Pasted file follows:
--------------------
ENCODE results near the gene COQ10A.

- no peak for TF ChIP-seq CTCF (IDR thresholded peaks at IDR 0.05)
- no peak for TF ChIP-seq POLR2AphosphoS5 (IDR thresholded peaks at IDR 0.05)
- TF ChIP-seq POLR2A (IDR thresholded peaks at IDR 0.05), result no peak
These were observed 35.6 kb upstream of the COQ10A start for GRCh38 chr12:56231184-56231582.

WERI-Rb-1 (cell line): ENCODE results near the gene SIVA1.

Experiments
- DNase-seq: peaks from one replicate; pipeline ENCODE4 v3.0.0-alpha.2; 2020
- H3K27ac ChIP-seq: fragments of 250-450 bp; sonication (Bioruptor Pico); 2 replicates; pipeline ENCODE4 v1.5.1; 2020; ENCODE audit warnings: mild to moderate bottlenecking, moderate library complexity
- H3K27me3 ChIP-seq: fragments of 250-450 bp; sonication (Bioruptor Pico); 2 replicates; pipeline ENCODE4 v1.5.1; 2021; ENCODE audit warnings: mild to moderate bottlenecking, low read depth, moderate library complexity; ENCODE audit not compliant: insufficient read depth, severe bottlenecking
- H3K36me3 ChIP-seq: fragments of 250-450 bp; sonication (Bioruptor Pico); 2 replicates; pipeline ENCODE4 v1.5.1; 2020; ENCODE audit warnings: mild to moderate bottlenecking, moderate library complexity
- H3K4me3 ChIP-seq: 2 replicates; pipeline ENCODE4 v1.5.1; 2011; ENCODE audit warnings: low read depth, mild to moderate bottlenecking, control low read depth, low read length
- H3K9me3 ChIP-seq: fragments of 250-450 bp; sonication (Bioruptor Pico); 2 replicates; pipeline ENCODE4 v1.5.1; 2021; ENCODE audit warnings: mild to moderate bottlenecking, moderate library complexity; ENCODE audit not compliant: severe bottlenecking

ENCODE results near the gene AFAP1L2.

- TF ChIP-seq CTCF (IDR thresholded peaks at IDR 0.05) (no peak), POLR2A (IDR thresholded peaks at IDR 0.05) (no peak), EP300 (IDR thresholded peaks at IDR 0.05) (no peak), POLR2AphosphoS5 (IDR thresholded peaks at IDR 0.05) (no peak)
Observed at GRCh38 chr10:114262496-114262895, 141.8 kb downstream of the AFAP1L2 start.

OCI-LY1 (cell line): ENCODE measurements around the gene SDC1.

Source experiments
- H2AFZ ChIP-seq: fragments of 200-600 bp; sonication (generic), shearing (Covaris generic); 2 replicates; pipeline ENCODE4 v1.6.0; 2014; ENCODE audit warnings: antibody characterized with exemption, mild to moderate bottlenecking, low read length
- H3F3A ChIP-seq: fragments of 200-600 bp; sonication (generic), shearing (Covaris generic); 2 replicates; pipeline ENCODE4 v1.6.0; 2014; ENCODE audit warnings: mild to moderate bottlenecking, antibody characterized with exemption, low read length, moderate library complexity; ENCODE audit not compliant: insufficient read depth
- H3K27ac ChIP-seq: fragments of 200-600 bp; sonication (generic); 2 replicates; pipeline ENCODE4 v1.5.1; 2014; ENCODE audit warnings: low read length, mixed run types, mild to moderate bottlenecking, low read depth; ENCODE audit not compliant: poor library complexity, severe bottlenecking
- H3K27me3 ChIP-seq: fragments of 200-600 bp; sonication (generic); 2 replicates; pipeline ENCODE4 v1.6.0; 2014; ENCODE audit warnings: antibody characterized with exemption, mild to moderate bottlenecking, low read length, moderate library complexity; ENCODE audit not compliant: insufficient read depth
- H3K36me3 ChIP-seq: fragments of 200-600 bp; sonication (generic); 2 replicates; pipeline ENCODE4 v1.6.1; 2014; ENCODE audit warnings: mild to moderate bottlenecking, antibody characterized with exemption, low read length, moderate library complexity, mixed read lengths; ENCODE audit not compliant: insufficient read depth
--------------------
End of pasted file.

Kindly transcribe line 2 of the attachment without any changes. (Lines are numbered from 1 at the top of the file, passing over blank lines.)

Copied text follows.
- no peak for TF ChIP-seq CTCF (IDR thresholded peaks at IDR 0.05)